Short Stuff: The Rainbow Plaque Trail across Leeds

Explore the city and see if you can find all 15

The trail was created as a way to celebrate and highlight the history, events and people that have influenced Leeds’ LGBTQ+ heritage.

You may be aware of the numerous blue plaques dotted around the city, awarded by the Leeds Civic Trust to commemorate people, events and buildings which hold cultural and historical significance.

But did you know that there’s also 15 rainbow coloured plaques placed around the city which make up the Rainbow Plaque Trail?

Image: Leeds Civic Trust

Created in 2018, the Leeds Civic Trust and the Leeds LGBTQ+ Hub worked together to prepare the special trail, recognising places around the city which have influenced our rich LGBTQ+ history.

A map of the Rainbow Plaque Trail.
Image: Leeds Civic Trust

You can find plaques at 15 different locations across the city including one at The Mill Hill Chapel in city square. This chapel was the first place of worship in Leeds city centre to marry same-sex couples after the legalisation of the 2014 marriage act.

 
 
 
 
 
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The chapel itself has a rich and fruitful history going back hundreds of years, the unitarian church was granted Grade II listed status in the 1960s and was later awarded a blue plaque by Leeds Civic Trust in 1991 as a spot of cultural significance.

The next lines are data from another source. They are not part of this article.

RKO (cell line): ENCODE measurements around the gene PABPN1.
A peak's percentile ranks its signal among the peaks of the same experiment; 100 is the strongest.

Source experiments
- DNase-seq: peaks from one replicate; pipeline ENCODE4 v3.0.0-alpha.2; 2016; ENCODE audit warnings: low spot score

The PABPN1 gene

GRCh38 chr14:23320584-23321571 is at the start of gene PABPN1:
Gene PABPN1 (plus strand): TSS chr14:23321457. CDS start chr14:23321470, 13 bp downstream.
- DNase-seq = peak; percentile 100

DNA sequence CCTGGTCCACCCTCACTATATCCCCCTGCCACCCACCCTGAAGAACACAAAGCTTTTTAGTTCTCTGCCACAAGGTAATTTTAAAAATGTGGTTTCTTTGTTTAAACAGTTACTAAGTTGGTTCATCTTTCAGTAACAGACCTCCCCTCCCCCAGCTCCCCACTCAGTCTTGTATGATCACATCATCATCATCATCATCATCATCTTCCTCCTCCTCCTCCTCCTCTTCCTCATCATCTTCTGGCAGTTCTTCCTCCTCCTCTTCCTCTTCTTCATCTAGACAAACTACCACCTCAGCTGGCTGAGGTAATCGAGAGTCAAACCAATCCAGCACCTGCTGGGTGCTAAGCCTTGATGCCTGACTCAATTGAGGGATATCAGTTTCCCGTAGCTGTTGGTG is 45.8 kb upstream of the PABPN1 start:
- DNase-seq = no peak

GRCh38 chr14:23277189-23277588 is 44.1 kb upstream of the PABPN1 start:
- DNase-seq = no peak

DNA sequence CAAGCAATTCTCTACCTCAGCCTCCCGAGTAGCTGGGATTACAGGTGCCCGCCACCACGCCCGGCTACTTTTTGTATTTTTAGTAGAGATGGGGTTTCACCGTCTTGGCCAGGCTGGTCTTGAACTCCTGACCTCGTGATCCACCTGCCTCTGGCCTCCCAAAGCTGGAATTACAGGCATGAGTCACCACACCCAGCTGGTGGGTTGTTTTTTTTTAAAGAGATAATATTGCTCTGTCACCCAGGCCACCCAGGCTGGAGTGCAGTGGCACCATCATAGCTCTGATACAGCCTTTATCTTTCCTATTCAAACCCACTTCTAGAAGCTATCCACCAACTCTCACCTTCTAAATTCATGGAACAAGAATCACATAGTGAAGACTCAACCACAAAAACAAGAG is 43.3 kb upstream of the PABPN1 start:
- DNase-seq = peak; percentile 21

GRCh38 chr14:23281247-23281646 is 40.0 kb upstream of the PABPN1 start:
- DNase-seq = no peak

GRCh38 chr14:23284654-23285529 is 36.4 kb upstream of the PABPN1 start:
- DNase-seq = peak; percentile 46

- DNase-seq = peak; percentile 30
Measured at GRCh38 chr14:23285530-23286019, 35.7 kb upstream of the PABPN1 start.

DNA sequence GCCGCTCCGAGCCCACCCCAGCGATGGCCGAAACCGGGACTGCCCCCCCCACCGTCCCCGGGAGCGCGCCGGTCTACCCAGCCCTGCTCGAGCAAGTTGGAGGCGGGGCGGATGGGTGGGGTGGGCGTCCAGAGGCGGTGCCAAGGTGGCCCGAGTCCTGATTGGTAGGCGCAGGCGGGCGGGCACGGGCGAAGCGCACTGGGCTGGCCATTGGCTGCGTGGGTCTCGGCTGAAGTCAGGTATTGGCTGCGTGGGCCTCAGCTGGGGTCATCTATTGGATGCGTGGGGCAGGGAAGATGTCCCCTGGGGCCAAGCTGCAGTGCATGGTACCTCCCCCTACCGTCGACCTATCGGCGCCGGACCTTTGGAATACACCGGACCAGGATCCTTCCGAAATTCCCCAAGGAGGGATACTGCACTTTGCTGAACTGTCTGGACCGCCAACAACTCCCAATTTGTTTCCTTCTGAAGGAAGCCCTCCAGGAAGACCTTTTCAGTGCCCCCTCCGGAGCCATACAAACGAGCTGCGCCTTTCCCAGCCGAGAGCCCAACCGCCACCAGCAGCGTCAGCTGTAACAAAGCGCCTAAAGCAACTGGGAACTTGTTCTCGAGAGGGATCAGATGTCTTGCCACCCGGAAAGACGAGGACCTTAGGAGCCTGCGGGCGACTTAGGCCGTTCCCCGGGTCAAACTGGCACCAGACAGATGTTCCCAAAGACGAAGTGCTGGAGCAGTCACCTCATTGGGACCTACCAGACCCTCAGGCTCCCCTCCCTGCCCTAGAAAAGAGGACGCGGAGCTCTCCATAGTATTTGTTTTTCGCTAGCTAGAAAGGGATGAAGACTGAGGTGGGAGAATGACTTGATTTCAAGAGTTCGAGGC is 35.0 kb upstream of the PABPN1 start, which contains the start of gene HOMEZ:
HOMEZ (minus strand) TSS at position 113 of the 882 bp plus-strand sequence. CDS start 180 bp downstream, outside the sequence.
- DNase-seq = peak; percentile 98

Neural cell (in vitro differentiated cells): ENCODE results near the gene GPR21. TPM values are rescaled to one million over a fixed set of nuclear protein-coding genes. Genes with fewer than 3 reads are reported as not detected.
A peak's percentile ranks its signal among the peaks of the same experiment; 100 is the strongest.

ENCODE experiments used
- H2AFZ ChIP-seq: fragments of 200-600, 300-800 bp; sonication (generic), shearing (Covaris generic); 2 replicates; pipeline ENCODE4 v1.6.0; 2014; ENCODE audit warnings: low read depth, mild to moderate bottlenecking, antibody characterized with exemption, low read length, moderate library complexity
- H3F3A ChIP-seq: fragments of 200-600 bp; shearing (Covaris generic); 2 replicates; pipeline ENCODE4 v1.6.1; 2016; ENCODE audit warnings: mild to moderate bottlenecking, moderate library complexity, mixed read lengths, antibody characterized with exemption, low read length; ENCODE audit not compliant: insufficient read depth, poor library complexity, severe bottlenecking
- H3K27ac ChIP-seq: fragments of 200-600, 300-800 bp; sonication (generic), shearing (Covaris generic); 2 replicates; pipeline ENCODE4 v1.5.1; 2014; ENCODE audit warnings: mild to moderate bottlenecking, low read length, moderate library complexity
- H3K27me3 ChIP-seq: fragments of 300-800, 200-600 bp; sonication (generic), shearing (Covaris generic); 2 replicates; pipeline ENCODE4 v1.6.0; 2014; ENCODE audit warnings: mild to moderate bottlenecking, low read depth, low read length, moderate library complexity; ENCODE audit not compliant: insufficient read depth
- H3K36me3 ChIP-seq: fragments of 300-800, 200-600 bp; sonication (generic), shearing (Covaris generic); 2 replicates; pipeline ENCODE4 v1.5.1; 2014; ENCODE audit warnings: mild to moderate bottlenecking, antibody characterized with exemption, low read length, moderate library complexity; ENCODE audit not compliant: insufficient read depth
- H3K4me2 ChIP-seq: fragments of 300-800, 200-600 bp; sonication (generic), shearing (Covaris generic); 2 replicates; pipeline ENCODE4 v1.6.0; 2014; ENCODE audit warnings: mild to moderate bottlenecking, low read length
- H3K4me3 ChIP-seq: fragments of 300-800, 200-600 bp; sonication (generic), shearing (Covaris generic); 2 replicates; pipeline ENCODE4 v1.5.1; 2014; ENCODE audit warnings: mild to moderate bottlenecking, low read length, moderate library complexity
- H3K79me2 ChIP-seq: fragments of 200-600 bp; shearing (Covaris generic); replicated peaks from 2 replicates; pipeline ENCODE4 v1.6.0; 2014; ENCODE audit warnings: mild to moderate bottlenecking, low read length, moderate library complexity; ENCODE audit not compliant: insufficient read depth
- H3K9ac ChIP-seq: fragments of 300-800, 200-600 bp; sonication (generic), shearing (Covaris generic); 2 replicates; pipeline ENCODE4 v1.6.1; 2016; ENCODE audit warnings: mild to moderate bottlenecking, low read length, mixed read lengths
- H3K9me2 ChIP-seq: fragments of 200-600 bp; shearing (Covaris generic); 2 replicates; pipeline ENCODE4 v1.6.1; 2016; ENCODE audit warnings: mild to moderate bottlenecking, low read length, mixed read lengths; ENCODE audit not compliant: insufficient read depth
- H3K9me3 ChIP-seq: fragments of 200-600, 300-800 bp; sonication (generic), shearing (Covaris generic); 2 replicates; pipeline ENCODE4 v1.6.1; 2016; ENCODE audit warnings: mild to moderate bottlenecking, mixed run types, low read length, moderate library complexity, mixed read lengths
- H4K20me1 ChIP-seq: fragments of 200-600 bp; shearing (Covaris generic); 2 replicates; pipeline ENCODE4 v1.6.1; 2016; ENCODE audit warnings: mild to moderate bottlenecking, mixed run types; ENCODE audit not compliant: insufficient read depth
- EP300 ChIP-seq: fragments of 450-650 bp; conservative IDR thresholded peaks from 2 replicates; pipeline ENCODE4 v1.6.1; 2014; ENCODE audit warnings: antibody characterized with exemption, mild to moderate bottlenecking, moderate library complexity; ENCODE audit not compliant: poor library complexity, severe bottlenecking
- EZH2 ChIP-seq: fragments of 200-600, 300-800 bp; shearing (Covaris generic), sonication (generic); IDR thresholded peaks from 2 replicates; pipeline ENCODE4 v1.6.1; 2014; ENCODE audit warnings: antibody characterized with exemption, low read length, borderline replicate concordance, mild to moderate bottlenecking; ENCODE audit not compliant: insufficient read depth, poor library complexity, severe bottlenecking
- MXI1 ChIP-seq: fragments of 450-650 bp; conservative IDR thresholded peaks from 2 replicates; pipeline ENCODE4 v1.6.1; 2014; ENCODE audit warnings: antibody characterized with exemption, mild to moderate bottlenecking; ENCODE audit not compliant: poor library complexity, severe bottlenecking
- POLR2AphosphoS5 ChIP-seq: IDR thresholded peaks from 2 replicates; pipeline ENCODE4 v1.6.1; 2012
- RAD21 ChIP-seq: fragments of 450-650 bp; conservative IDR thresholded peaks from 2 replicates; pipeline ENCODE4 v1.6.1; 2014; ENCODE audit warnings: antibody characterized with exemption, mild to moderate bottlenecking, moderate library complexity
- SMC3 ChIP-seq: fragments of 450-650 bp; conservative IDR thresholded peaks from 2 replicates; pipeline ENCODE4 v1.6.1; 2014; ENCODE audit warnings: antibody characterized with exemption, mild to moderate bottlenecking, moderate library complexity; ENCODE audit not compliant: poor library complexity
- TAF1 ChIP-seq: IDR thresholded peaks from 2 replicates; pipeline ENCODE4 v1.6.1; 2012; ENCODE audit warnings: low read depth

You can find another plaque at The New Penny on Call Lane, an iconic venue which is reportedly the longest continually running gay bar in the country. Starting life as the Hope and Anchor in 1953, fourteen years before The Sexual Offences Act in 1967 decriminalised homosexual acts, meaning the bar had to operate under a shroud of secrecy.

The New Penny pub in Leeds.
Image: Wikimedia Commons

After a change of ownership, the pub changed its name to the New Penny in 1982 and has since become one of the most popular and most iconic venues in Leeds.

There are 15 plaques in total to find and other locations include Charlie’s Nightclub in Queen’s Court, the BBC building and many more. Embarking on the trail is a fantastic way to remember and appreciate the experiences, people and events that have shaped our LGBTQ+ heritage.

You can find the map of the trail here.

Read more: Short Stuff: The iconic Leeds building where sheep used to graze on top of the roof

Feature image- Leeds Civic Trust

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